Among the reasons given by the 11 to 18-year-olds who took part in the study on why they did not select STEM courses was lack of female role models in the sectors. Almost two-thirds said they would feel more confident pursuing a career in STEM fields if they knew men and women were equally employed in those professions. Others said they were not getting enough practical, hands-on experience with the subjects.

According to Unesco, past national reviews of women’s representation in science in Latin America refer to obstacles relating to the work-life balance and disadvantages for women in science and research who are expected to manage the household and put in full-time, and even overtime, at the same rates as men.
As in the real world, the world in movies reflects similar biases, according to a study conducted in 10 most profitable movie territories internationally (Australia, Brazil, China, France, Germany, India, Japan, Russia, South Korea, and the United Kingdom) as reported by the Motion Picture Association of America (MPAA). The 2015 Gender Bias Without Borders study by the Geena Davis Institute showed that of the on-screen characters with an identifiable STEM job, less than 12 percent were women.

A 2018 Future of Jobs Report by the World Economic Forum covering 20 countries, which collectively represent 70 percent of the Global Gross Domestic Product, concluded that millions of jobs will be lost to disruptive labour market changes from 2015-2020 with an overwhelming majority of new future jobs requiring STEM skills.

Reached gender parity

Some countries and regions have proven that it is possible to break down the barriers that hold them back from achieving gender parity in STEM. Women researchers have attained gender parity in Southeast Europe (49 percent). South Asia is the region where women make up the smallest proportion of researchers − 17 percent, 13 percentage points below sub-Saharan Africa.

Today, in many countries and regions, women dominate the broad fields of health and welfare but not the rest of the sciences. They are least likely to feature among engineering graduates yet there are also exceptions to the rule. In Oman, for example, women constitute more than half (53 per cent) of engineering graduates.

The second-most popular field of STEM for women is science. The share of women studying science matches men in many Latin American and Arab countries. In the 10 countries from Latin America and the Caribbean, females make up 45 percent or more of tertiary graduates in science. In Guatemala, as much as three-quarters of science graduates are female. Eleven out of 18 Arab states also have a majority of female science graduates.

The Malaysian information technology (IT) sector is made up equally of women and men, with large numbers of women employed as university professors and in the private sector.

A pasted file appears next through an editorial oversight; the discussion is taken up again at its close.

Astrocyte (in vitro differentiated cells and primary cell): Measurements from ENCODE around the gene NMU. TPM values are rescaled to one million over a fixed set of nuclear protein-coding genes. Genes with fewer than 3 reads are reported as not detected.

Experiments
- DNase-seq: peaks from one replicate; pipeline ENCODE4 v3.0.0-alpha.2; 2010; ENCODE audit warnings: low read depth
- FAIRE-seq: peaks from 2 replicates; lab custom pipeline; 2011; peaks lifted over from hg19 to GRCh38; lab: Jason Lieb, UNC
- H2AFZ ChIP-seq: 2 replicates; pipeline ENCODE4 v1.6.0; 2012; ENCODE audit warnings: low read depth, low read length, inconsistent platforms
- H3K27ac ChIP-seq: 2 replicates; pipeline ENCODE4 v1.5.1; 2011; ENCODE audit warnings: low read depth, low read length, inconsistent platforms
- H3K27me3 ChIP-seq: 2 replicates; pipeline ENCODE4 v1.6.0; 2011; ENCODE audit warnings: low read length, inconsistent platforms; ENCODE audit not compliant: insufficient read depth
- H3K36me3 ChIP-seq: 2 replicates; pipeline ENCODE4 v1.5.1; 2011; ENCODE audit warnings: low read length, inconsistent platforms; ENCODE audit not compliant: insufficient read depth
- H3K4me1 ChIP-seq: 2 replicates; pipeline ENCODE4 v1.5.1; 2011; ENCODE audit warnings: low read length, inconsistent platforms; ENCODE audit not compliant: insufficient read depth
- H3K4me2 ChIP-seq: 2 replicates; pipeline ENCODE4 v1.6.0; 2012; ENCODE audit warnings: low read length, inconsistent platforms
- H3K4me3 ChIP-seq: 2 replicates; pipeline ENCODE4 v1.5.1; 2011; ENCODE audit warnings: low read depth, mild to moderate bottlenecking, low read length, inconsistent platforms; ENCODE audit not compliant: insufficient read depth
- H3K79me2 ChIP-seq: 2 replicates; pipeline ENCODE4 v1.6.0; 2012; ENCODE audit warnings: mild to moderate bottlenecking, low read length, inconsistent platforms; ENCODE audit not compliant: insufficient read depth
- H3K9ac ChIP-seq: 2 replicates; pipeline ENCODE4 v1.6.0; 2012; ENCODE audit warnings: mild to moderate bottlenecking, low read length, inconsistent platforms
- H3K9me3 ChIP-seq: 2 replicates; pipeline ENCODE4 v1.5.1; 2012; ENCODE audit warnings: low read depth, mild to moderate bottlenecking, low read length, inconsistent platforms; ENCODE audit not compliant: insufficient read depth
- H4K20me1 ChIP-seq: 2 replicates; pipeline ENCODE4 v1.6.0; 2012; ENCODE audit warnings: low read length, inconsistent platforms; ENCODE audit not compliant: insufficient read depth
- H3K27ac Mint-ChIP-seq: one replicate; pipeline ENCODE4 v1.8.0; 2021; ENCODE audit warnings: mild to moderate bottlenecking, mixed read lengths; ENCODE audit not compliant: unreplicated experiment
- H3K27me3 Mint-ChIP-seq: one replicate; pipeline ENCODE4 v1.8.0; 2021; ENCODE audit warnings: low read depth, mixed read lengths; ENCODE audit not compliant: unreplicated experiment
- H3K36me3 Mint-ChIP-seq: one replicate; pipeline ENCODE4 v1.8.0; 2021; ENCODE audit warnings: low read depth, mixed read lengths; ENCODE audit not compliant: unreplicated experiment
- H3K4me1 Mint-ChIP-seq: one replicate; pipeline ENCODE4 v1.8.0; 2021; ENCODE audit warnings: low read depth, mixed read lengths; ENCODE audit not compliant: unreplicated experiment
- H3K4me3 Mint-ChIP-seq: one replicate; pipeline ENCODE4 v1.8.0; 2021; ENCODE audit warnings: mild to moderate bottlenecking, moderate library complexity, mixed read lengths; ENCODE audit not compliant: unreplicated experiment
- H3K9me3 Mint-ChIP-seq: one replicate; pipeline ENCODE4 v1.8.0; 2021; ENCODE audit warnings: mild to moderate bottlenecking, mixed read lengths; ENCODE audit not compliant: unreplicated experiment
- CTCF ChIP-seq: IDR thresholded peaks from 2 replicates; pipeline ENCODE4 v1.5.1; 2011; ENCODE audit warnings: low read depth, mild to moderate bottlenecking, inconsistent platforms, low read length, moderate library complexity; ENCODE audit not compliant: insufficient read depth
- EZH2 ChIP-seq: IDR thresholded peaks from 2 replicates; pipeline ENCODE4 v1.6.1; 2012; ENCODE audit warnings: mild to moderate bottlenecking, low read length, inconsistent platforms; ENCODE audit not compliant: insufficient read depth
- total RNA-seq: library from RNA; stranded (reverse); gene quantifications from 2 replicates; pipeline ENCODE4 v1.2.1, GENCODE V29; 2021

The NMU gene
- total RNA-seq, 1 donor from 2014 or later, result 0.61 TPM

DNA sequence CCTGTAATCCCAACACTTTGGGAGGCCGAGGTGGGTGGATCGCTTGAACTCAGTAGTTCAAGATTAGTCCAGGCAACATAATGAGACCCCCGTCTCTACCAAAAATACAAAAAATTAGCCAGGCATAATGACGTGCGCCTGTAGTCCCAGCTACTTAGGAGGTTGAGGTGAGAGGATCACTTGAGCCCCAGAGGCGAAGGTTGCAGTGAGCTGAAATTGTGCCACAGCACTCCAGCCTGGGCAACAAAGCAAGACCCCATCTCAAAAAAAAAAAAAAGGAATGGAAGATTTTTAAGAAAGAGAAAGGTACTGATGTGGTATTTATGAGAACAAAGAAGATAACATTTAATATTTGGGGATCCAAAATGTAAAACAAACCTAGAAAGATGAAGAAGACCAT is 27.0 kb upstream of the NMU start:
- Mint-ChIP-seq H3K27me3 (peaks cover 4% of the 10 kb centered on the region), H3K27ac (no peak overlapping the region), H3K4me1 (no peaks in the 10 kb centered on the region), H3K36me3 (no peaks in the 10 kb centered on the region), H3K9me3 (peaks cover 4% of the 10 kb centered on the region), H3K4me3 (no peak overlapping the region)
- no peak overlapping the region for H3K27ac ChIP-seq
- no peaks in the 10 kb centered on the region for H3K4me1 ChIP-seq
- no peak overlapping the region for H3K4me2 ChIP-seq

Much of sub-Saharan Africa is witnessing gains in the share of women among tertiary graduates in scientific fields. South Africa and Zimbabwe have almost achieved parity among science graduates, with 49 percent and 47 percent respectively.

The share of female engineers is fairly high in some sub-Saharan Africa countries compared to other regions. In Mozambique and South Africa, women make up about a third of engineering graduates.

Unesco reports that a combination of factors reduces the proportion of women at each stage of a scientific career. A study conducted in 2008 of the career intentions of graduate students in chemistry in the UK found that almost three-quarters of women had planned to become researchers at the start of their studies but, by the time they completed their PhD, only a third still harboured this career goal.

Career advise

The study found that female students were more likely to encounter problems with their supervisor, such as favouritism or victimisation, or to feel that their supervisor was insensitive to their personal life, or to feel isolated from their research group. They were also put off by discomfort in the research culture of their group in terms of working patterns, work hours and competition among peers. Many of them also spoke of having been advised against pursuing a scientific career, owing to the challenges they would face as women.

In East Africa, barriers facing female researchers include difficulty in travelling to conferences or in participating in field work, on the assumption that they are the primary caregivers at home.

According to Unesco, changing the current system of performance appraisals and rewards to accommodate women’s child-bearing years without obliging them to sacrifice their careers is the single most important step towards rectifying this imbalance.